Gravesend is a town in northwest Kent, England, on the south bank of the Thames, opposite Tilbury in Essex. It is the administrative town of the Borough of Gravesham and, because of its geographical position, has always had an important role in the history and communications of this part of England. It still retains a strong link with the river. The opening of the Eurostar railway station at Ebbsfleet, the arrival of the High Speed train service at Gravesend station itself and the town's position in the Thames Gateway, added to the town's importance.
Stone Age implements have been found in the area, as has the evidence of an Iron Age settlement at nearby Springhead. Extensive Roman remains have been found nearby, at Vagniacae (Springhead); and Gravesend lies immediately to the north of their road connecting London with the east Kent coast – now called Watling Street. Domesday Book recorded mills, hythes, and fisheries here.
In the Fort Gardens is Milton Chantry, Gravesend's earliest extant building, dating from the late 13th century. It was refounded about 1321 on the site of a hospital founded in 1189. At the time it was supported by lands in Essex.
Gravesend has one of the oldest surviving markets in the country, its earliest charter dating from 1268. Town status was granted to the two parishes of Gravesend and Milton; the Charter of Incorporation was received in that year. The first Mayor of Gravesend was elected in that year, although the first town hall was in place by 1573: it was replaced in 1764. A new frontage was built in 1836. Although its use as a Town Hall came to an end in 1968, when the new Civic Centre was opened, it continued in use as the Magistrates' Courts. In 2004 it was disused, and its future is under discussion.
In 1380, during the Hundred Years' War, Gravesend was sacked and burned by a Castilian fleet.
In 1401, a Royal Grant was issued, allowing the men of the town to operate boats between London and the town; these became known as the "Long Ferry". It became the preferred form of passage, because of the perils of the road journey (see below).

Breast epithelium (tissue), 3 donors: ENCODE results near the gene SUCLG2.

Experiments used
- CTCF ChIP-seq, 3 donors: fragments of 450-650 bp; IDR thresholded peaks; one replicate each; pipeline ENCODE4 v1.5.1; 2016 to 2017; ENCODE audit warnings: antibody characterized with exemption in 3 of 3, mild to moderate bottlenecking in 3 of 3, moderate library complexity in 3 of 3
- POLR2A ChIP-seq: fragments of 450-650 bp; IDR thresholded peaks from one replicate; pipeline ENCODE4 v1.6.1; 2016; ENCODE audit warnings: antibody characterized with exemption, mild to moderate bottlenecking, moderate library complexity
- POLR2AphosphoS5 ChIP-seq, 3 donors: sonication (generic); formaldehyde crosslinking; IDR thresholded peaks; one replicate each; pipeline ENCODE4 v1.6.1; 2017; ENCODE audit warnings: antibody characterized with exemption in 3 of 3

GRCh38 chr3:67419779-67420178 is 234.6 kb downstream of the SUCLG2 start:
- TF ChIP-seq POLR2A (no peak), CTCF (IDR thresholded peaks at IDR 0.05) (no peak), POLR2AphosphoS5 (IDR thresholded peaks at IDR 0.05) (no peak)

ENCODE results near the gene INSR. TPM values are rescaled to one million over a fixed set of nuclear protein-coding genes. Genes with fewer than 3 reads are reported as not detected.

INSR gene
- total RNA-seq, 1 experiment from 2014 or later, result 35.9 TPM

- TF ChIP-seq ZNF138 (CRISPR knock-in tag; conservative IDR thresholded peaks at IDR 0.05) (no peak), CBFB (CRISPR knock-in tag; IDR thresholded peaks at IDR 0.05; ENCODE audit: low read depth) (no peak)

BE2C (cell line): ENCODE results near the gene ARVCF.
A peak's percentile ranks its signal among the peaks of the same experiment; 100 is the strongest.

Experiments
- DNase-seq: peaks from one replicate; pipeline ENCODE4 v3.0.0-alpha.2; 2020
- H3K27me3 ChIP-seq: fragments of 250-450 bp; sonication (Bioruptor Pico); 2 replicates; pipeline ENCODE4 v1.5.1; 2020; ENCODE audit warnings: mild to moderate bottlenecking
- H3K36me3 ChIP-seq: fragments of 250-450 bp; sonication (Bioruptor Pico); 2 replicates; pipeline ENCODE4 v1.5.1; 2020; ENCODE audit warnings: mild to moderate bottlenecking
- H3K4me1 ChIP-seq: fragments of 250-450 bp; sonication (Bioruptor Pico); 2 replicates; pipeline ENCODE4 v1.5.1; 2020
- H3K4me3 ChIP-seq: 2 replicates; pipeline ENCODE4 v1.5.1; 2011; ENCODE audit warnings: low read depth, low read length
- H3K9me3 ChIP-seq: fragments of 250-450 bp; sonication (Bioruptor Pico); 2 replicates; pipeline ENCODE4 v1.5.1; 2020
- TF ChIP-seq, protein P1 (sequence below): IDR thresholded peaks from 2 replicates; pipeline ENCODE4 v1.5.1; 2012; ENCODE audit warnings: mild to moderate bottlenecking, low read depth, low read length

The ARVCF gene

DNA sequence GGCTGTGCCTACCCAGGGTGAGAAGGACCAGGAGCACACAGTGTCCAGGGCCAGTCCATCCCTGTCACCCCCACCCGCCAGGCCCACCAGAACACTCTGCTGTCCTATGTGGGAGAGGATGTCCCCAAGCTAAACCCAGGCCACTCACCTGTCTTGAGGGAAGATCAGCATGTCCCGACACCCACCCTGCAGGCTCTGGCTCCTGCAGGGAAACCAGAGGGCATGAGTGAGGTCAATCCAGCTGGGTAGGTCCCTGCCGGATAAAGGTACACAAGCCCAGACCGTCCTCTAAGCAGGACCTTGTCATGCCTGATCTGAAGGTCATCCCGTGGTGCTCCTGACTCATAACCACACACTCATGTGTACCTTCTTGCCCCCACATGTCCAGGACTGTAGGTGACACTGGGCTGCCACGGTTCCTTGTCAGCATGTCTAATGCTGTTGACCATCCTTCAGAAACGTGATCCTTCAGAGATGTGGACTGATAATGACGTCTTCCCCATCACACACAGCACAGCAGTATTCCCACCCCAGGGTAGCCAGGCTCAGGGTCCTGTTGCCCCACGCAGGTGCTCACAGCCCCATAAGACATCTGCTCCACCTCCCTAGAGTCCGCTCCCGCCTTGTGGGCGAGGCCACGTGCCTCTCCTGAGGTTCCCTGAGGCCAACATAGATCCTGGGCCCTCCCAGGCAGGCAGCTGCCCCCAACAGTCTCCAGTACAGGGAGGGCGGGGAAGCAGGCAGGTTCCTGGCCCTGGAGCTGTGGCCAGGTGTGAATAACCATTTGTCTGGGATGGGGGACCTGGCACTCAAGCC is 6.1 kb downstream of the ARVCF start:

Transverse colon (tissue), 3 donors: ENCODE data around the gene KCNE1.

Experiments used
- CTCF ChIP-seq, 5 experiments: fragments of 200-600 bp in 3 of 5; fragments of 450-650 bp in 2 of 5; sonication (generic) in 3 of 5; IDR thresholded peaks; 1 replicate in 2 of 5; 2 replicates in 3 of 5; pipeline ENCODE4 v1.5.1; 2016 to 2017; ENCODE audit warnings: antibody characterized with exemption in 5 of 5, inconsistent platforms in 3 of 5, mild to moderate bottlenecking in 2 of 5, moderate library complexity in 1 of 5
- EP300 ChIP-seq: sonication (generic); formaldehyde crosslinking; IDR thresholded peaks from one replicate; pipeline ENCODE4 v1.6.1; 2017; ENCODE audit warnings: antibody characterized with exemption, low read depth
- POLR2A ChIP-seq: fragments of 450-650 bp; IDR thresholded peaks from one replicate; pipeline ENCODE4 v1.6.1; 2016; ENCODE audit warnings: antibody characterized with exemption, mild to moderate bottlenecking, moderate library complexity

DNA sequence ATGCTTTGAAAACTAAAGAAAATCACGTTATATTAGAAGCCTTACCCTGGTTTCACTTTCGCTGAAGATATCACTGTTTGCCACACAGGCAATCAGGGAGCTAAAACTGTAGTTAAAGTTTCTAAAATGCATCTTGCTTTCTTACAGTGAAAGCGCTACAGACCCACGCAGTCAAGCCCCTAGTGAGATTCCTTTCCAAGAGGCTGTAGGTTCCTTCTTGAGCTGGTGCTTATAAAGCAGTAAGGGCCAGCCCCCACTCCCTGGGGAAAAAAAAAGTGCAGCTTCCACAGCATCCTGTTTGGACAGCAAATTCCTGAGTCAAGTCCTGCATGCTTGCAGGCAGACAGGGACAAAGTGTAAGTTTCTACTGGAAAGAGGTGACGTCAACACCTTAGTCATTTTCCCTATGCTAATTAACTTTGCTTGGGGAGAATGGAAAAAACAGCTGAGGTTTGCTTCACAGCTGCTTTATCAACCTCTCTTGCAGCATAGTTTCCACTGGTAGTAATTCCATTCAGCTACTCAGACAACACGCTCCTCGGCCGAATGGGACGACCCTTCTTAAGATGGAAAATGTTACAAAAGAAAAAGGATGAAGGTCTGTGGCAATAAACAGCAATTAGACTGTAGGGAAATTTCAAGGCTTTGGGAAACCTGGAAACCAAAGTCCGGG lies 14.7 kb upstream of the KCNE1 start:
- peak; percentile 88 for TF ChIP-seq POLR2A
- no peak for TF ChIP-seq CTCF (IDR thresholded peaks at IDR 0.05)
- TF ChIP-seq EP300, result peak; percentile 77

On the river front are the archaeological remains of a riverside fort built at the command of Henry VIII in 1543. At Fort Gardens is the New Tavern Fort built during the 1780s and extensively rebuilt by General Gordon between 1865 and 1879: it is now a museum, partly open air, under the care of the Gravesend Local History Society.
Journeys by road to Gravesend were once quite hazardous, since the main London-Dover road crossed Blackheath, notorious for its highwaymen. Stagecoaches from London to Canterbury, Dover and Faversham used Gravesend as one of their "stages" as did those coming north from Tonbridge. In 1840 there were 17 coaches picking up and setting down passengers and changing horses each way per day. There were two coaching inns in the New Road: the New Prince of Orange and the Lord Nelson. Stagecoaches had been plying the route for at least two centuries: Samuel Pepys records having stopped off at Gravesend in 1650.
From 1932 to 1956, an airport was located to the east of the town. It began as a civilian field, but during World War II it became a Royal Air Force fighter station, RAF Gravesend, and the town was heavily bombed by the Luftwaffe. In 1956 the site was taken over by the town council; the large estate known as Riverview Park was built on its site. At 03:35 GMT on Sunday 5 February 1939, Alex Henshaw took off from Gravesend Airport at the start of his record-breaking flight to Cape Town and back. He completed the flight in 39 hours 36 minutes over the next four days. His record still stands.